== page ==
Peter

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  5. Even granting the scientistic basis of Boaz's argument, one possible objection is that we are interested not so much in the artist's typical achievement as in his exceptional achievement. There are too few of those. We wouldn't really care if a computer could produce "Titus Andronicus"; "Measure for Measure" on the other hand...

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  6. There is some work on computer-assisted generation of poetry given today's tools. For example, see this review of the book _Virtual Muse_

    http://www.altx.com/ebr/reviews/rev5/funk.htm

    Most of the works I've seen are experiments with travesty generators or markov babblers as a stimulant for human creativity. I'm not aware, however, of any clearly specified decision problems that have come out of this work. (Put another way, we have no evidence as far as I know that "poetry is NP-hard.")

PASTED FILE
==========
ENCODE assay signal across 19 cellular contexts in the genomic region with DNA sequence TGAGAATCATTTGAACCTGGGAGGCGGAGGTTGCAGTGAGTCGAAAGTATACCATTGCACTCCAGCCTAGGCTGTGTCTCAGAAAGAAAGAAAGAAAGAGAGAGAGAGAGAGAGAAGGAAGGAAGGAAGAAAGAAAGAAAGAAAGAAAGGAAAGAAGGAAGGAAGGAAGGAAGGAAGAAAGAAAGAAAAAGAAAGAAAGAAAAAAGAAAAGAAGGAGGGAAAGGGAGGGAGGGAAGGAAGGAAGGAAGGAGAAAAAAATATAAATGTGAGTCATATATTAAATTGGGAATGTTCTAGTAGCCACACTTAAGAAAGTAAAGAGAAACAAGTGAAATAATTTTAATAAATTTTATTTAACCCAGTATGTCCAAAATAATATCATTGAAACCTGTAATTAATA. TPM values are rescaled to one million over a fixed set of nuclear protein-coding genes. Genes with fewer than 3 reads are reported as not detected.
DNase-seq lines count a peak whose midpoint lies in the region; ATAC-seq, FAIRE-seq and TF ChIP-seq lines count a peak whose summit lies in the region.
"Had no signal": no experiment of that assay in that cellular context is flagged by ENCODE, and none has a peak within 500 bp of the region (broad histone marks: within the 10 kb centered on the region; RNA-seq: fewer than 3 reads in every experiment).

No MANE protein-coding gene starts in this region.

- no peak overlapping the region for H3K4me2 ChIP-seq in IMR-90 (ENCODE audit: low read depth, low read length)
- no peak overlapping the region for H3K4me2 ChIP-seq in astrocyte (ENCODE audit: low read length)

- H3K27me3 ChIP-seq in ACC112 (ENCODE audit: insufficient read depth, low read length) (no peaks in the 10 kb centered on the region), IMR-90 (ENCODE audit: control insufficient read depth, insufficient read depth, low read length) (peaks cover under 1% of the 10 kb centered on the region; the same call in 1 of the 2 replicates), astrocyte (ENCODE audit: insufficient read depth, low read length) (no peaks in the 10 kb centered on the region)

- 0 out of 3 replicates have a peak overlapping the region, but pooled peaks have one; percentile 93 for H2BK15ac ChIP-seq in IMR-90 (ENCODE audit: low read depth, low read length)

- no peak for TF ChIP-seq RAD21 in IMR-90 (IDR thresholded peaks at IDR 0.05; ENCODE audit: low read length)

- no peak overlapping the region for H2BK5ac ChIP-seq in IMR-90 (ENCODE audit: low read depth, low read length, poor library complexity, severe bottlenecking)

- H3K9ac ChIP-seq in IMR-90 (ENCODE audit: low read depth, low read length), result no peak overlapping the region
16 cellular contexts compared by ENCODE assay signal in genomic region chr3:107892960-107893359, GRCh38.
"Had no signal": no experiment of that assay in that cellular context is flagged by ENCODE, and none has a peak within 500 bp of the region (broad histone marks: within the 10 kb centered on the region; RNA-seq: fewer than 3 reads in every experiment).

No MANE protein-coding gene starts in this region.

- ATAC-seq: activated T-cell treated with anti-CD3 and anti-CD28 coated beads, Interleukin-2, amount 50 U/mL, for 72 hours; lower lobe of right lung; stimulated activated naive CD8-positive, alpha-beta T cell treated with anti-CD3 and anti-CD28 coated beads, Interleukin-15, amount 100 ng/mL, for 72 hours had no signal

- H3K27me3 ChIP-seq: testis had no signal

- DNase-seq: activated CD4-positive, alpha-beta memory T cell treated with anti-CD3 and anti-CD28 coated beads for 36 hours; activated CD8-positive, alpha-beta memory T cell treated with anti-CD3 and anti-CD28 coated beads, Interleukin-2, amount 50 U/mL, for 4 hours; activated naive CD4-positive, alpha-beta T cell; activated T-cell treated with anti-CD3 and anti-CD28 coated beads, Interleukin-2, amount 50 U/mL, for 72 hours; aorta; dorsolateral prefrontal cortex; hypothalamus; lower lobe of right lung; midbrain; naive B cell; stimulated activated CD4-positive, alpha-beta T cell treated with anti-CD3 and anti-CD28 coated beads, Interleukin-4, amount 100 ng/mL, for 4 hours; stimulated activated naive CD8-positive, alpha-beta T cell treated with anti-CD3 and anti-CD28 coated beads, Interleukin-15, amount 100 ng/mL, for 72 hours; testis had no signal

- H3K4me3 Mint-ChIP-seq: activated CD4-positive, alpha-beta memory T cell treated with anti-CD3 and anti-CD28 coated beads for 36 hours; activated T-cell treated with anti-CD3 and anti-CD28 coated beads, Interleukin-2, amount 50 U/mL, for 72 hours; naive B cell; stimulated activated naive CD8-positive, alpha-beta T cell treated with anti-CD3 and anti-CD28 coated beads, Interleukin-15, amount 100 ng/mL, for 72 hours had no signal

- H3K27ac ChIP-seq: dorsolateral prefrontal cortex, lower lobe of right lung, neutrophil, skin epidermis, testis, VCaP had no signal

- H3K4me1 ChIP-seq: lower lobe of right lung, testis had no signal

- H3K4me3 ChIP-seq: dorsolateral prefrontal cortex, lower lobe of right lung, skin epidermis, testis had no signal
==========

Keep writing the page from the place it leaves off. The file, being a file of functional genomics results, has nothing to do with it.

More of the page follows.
There have also been classical musicians interested in combinatorial approaches to composition. Here's a paper that applies some of their tools to analyze a piece by Ligeti
    http://recherche.ircam.fr/equipes/repmus/RMPapers/Chemillier94/index.html

    but there are also other composers that explicitly considered combinatorial approaches for composition (e.g. defining only subpieces of music and then inviting the players to compose them in any order). Again, I'm not aware of clearly specified problems here, but I expect that one could find an NP-hard problem without too much difficulty.

    Of course, all this in some sense misses the point. We want to know if P=NP will help us capture human taste and produce novel "good works," not merely whether it will help produce more of a certain style...even if the style is something acknowledged to be good, such as Shakespeare.